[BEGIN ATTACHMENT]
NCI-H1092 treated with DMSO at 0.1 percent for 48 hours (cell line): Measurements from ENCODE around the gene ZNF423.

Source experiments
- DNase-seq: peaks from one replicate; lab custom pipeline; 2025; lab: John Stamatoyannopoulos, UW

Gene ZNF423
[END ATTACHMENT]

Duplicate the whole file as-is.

NCI-H1092 treated with DMSO at 0.1 percent for 48 hours (cell line): Measurements from ENCODE around the gene ZNF423.

Source experiments
- DNase-seq: peaks from one replicate; lab custom pipeline; 2025; lab: John Stamatoyannopoulos, UW

Gene ZNF423